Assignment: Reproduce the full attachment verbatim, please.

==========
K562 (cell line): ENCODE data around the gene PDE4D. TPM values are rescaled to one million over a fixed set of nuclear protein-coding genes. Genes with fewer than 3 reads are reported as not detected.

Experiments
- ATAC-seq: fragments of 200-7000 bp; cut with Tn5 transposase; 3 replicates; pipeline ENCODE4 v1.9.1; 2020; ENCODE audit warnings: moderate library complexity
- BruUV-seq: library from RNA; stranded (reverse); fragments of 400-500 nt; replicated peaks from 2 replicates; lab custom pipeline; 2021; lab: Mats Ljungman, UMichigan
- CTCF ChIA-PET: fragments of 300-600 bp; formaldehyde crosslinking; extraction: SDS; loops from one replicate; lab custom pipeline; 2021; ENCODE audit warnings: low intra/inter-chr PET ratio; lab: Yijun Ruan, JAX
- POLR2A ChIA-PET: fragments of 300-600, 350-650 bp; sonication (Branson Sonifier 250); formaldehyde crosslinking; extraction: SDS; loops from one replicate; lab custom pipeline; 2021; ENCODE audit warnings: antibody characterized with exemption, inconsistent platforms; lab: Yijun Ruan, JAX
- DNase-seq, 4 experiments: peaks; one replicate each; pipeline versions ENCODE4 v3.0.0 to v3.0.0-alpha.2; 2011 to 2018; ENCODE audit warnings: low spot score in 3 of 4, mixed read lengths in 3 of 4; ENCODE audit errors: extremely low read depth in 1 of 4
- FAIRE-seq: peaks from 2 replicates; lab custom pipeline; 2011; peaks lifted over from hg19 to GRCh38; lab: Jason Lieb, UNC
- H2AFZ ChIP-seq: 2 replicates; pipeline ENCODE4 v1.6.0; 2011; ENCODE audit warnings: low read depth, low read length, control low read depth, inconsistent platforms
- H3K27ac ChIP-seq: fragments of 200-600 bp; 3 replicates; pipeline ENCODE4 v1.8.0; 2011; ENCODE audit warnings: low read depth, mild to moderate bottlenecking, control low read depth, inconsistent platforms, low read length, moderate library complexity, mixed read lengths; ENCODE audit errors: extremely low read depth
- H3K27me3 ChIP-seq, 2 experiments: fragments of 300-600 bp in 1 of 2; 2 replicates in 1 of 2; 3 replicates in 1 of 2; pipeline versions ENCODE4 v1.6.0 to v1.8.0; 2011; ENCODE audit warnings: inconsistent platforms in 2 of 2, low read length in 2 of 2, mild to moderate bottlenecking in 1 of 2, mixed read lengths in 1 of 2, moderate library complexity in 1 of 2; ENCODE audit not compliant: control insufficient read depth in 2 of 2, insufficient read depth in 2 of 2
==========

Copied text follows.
K562 (cell line): ENCODE data around the gene PDE4D. TPM values are rescaled to one million over a fixed set of nuclear protein-coding genes. Genes with fewer than 3 reads are reported as not detected.

Experiments
- ATAC-seq: fragments of 200-7000 bp; cut with Tn5 transposase; 3 replicates; pipeline ENCODE4 v1.9.1; 2020; ENCODE audit warnings: moderate library complexity
- BruUV-seq: library from RNA; stranded (reverse); fragments of 400-500 nt; replicated peaks from 2 replicates; lab custom pipeline; 2021; lab: Mats Ljungman, UMichigan
- CTCF ChIA-PET: fragments of 300-600 bp; formaldehyde crosslinking; extraction: SDS; loops from one replicate; lab custom pipeline; 2021; ENCODE audit warnings: low intra/inter-chr PET ratio; lab: Yijun Ruan, JAX
- POLR2A ChIA-PET: fragments of 300-600, 350-650 bp; sonication (Branson Sonifier 250); formaldehyde crosslinking; extraction: SDS; loops from one replicate; lab custom pipeline; 2021; ENCODE audit warnings: antibody characterized with exemption, inconsistent platforms; lab: Yijun Ruan, JAX
- DNase-seq, 4 experiments: peaks; one replicate each; pipeline versions ENCODE4 v3.0.0 to v3.0.0-alpha.2; 2011 to 2018; ENCODE audit warnings: low spot score in 3 of 4, mixed read lengths in 3 of 4; ENCODE audit errors: extremely low read depth in 1 of 4
- FAIRE-seq: peaks from 2 replicates; lab custom pipeline; 2011; peaks lifted over from hg19 to GRCh38; lab: Jason Lieb, UNC
- H2AFZ ChIP-seq: 2 replicates; pipeline ENCODE4 v1.6.0; 2011; ENCODE audit warnings: low read depth, low read length, control low read depth, inconsistent platforms
- H3K27ac ChIP-seq: fragments of 200-600 bp; 3 replicates; pipeline ENCODE4 v1.8.0; 2011; ENCODE audit warnings: low read depth, mild to moderate bottlenecking, control low read depth, inconsistent platforms, low read length, moderate library complexity, mixed read lengths; ENCODE audit errors: extremely low read depth
- H3K27me3 ChIP-seq, 2 experiments: fragments of 300-600 bp in 1 of 2; 2 replicates in 1 of 2; 3 replicates in 1 of 2; pipeline versions ENCODE4 v1.6.0 to v1.8.0; 2011; ENCODE audit warnings: inconsistent platforms in 2 of 2, low read length in 2 of 2, mild to moderate bottlenecking in 1 of 2, mixed read lengths in 1 of 2, moderate library complexity in 1 of 2; ENCODE audit not compliant: control insufficient read depth in 2 of 2, insufficient read depth in 2 of 2